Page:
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Using a rare original instrument made by Giovanni Maria Anciuti (the most remarkable woodwind instrument maker active in Italy in the first half of the eighteenth century) and dated 1730, Alfredo Bernardini offers us a reference anthology of Venetian Baroque oboe concertos, ranging from favourites like Marcello’s Concerto – one of the most performed oboe concertos in the repertoire – to true rarities like Bigaglia’s, recorded here for the first time.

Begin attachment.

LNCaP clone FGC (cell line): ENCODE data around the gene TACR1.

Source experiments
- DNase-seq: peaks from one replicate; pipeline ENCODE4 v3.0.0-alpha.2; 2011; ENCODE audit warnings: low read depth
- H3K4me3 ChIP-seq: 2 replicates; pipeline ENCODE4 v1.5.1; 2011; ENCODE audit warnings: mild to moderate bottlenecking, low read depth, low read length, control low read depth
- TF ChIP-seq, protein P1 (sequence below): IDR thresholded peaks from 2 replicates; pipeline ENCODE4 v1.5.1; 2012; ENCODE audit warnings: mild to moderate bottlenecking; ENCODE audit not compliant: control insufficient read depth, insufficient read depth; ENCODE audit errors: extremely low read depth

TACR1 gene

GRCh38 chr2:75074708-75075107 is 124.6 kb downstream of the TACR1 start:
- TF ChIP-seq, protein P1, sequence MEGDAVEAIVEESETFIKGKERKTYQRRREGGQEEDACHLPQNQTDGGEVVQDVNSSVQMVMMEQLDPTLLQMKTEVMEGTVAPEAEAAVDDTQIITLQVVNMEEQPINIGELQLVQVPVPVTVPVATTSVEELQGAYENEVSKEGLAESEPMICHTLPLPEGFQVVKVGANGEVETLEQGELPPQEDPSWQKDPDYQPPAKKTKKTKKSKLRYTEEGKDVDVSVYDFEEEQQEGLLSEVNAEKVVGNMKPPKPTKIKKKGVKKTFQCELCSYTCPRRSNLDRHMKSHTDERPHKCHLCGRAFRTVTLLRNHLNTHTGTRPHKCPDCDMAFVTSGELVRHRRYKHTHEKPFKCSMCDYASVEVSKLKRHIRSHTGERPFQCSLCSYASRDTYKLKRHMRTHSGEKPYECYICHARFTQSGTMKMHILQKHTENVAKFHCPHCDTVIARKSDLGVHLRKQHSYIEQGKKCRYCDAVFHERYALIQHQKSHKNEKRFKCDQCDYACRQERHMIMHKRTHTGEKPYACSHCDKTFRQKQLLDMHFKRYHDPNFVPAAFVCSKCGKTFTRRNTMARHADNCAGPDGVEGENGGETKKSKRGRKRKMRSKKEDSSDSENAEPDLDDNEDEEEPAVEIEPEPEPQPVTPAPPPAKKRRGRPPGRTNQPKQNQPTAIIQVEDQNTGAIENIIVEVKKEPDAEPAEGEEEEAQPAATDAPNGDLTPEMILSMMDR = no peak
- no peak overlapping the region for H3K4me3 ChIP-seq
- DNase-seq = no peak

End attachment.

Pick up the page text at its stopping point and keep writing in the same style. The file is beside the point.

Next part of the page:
The new oboe invaded all European countries by the year 1700, just a few decades after its invention in France. All composers and listeners were fascinated by its flexibility, versatility and a sound that came very close to the human voice. In the same period Venetian composers developed the solo-concerto, a new musical form that would become a privileged standard until our modern times, in which one instrument is in the foreground in a larger group mostly consisting of strings and basso continuo. The two novelties were very soon associated and the amount of Venetian concerti for oboe written between 1715 and 1735 make an impressive milestone in the repertoire of this instrument.